I will ask the Endo for a CGM monitor and closely monitor my BG.
When I first started on insulin I got dizzy spells. When your BS has been high, bringing it down can cause symptoms very similar to hypoglycemia. I would recommend speaking with your endo or diabetes educator about the dizzy spells. BS should be brought down gradually as your body will need to adjust to more normal BS. Do some research on the subject.
The delay in the C-peptide test is really no reason to stress either. It will either show you are producing insulin, or not. Either way, learning how to eat to control DB is essential for your long term benefit. If the C-peptide does show you are still making insulin, then all the more reason to focus on preserving your remaining beta cells. High BS is toxic to beta cells, so keeping it controlled is good for your beta cell preservation. If it shows you are no longer producing insulin, then BS control is still very important. And never lose sight of the fact that insulin is a great gift, for without it we type 1's would all be doomed.
How many grams of carbs or sugar do we need to counter a hypo?
i got a 4.0 or 72mg/dl 2 hours and a half after lunch. i took 10u of novorapid, maybe was too much.
i took a glucose tablet of 4g of carbs and a small piece of chocolat (1 square)
Did you count the carbs for the lunch and bolus according to your I:C ratio? DW, you are posting almost every day that you are too high or too low, yet you seem to continue using set doses. Do get yourself a list of carb contents, read labels, and figure out your I:C ratio. It's not good for your body to continue going high and dropping low.
72 is not considered a hypo. Some of us treat under 70 and some treat under 60. You really don't need to treat a 72.
It's better to stick with glucose tabs. Chocolate has fat in it which slows it's action. Glucose tabs are the most rapid fix for a hypo and they come in measured doses. We are all different in how much it takes to raise our blood sugar. I use 2 glucose tabs (8 grams) if I am in the 50s, and 3 (12 grams) if I'm lower.
Have you been keeping good records of what you eat and the insulin you use? The only way to determine your I:C ratios, Correction factor and hypo treatment amount are by keeping records and seeing what works.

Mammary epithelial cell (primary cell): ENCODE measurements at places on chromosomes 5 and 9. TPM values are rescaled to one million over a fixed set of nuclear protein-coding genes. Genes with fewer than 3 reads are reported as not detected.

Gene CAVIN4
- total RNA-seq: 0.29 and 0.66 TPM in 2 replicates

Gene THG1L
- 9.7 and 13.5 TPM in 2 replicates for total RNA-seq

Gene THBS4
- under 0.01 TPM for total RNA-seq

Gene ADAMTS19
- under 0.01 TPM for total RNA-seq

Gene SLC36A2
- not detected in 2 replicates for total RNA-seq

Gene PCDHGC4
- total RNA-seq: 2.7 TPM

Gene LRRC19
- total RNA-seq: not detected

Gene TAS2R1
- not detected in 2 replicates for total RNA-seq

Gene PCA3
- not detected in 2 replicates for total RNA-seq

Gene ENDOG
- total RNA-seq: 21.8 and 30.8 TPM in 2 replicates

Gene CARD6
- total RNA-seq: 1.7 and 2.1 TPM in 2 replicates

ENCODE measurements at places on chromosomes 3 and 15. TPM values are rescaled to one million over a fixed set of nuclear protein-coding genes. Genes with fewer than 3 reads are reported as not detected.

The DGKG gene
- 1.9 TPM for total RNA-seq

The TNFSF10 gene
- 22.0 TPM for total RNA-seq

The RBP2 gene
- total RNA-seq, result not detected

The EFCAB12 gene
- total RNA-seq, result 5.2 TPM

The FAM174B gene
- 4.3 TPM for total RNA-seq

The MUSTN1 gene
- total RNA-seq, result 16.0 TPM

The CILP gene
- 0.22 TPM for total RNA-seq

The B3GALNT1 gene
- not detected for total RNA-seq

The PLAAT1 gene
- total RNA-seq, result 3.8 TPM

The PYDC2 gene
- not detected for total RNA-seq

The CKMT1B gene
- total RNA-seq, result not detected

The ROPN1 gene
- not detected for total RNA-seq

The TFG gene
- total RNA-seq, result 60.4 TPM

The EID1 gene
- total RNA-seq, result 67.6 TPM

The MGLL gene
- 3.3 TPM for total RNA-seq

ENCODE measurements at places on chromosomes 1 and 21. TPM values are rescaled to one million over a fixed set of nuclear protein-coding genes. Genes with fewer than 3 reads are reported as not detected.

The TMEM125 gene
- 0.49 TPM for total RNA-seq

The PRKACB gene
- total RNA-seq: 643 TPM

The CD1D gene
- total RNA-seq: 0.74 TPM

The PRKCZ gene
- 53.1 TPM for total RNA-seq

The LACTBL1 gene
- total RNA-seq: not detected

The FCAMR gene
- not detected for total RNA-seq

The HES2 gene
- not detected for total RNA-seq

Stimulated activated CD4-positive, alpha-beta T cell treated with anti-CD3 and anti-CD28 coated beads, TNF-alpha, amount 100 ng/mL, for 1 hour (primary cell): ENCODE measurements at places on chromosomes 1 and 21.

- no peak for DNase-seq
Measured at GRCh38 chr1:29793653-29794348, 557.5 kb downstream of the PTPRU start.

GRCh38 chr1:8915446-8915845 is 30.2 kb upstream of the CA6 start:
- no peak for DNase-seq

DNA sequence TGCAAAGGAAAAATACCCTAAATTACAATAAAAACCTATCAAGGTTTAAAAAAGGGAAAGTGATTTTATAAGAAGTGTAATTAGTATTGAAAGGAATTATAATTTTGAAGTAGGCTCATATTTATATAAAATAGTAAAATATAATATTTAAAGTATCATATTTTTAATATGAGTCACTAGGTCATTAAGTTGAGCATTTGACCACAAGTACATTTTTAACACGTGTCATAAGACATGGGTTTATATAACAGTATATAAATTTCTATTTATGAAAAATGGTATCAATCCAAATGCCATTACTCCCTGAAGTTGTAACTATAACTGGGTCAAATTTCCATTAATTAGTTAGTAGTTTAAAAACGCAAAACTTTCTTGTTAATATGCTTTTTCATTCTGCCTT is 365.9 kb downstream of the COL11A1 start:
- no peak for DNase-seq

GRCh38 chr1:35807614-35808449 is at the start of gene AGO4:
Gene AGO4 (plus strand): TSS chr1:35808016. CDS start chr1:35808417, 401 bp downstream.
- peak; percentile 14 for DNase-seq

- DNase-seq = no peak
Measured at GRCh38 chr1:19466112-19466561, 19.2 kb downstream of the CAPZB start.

I know you want there to be, but there are no rules for how much insulin we need for bolus and basal and for corrections, or how many carbs to treat a hypo. The only rule is what works for you. And the only way to find this out is trial and error and keeping good records. Otherwise you will continue to be frustrated.
thanks, i will experiment more. i measured an hour later and i am 7.9
yes i write down in a book every time i measure my BG.
I am eating healthier foods, avoiding high carbs.
i think my ratio is 1:5
As Zoe says, it's really about figuring out your own body and how it reacts. That being said, I'll share a specific example regarding my body and how things have generally been working. Maybe this will help illustrate the I:C ratio idea at least a little.
My pancreas covers my basal needs on its own right now, so I only bolus. This morning, I used an I:C ratio of 1 unit insulin to 25 carbs. I ate only 25 carbs, so I used only one unit of insulin. At two hours, I was at 95. For my body and the way my pancreas is working right now, I knew I would keep going down for at least another hour and would likely go hypo if I did nothing, so I ate a piece of candy with 5g of carb. I usually go up about 5 points per g of carb. The candy carried me through and three hours later, when I was ready for lunch, my BG was 89 after having probably gone up to about 120 after the candy.
If I'm in a situation where I'm not hypo, but based on experience I know I'm trending downward, instead of hard candy or a glucose tab, I might eat a piece of chocolate because (1) I love chocolate and (2) the carbs will take longer to metabolize than a glucose tab and I actually want that extra time because I'm not hypo, I'm simply heading one off.
You really do have to experiment and figure out what your body needs. The I:C ratio is a very valuable tool. After some experimentation and keeping track of how many carbs you are eating for each unit of insulin, you can then adjust your insulin at each meal.
I know it's frustrating, but I have a feeling it will soon click for you and things will start to feel easier.
yes it's harder for me because i feel like my pancreas has shutdown.
i am slowly understanding carbs and insulin ratios.
I think for my situation a CGM will really help me understand what makes my BG go up or down and not try to guess all the time what will be my next reading.